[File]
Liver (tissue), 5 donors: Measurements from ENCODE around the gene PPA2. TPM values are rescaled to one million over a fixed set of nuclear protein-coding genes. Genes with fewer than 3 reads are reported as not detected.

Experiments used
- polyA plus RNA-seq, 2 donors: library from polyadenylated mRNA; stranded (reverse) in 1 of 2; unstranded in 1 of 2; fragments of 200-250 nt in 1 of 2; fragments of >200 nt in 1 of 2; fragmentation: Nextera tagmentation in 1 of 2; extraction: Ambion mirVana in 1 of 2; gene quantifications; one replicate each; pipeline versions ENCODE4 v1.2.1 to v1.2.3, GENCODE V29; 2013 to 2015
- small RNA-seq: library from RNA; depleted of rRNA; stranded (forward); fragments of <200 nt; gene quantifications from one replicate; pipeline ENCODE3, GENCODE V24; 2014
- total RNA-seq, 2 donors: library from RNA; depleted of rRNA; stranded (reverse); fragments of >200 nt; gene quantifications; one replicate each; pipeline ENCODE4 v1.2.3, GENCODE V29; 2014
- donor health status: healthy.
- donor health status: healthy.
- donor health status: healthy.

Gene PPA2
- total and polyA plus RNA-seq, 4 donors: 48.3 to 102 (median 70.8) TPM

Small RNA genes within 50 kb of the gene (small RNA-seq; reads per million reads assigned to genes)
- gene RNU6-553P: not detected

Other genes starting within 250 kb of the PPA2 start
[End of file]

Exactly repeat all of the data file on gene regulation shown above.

Liver (tissue), 5 donors: Measurements from ENCODE around the gene PPA2. TPM values are rescaled to one million over a fixed set of nuclear protein-coding genes. Genes with fewer than 3 reads are reported as not detected.

Experiments used
- polyA plus RNA-seq, 2 donors: library from polyadenylated mRNA; stranded (reverse) in 1 of 2; unstranded in 1 of 2; fragments of 200-250 nt in 1 of 2; fragments of >200 nt in 1 of 2; fragmentation: Nextera tagmentation in 1 of 2; extraction: Ambion mirVana in 1 of 2; gene quantifications; one replicate each; pipeline versions ENCODE4 v1.2.1 to v1.2.3, GENCODE V29; 2013 to 2015
- small RNA-seq: library from RNA; depleted of rRNA; stranded (forward); fragments of <200 nt; gene quantifications from one replicate; pipeline ENCODE3, GENCODE V24; 2014
- total RNA-seq, 2 donors: library from RNA; depleted of rRNA; stranded (reverse); fragments of >200 nt; gene quantifications; one replicate each; pipeline ENCODE4 v1.2.3, GENCODE V29; 2014
- donor health status: healthy.
- donor health status: healthy.
- donor health status: healthy.

Gene PPA2
- total and polyA plus RNA-seq, 4 donors: 48.3 to 102 (median 70.8) TPM

Small RNA genes within 50 kb of the gene (small RNA-seq; reads per million reads assigned to genes)
- gene RNU6-553P: not detected

Other genes starting within 250 kb of the PPA2 start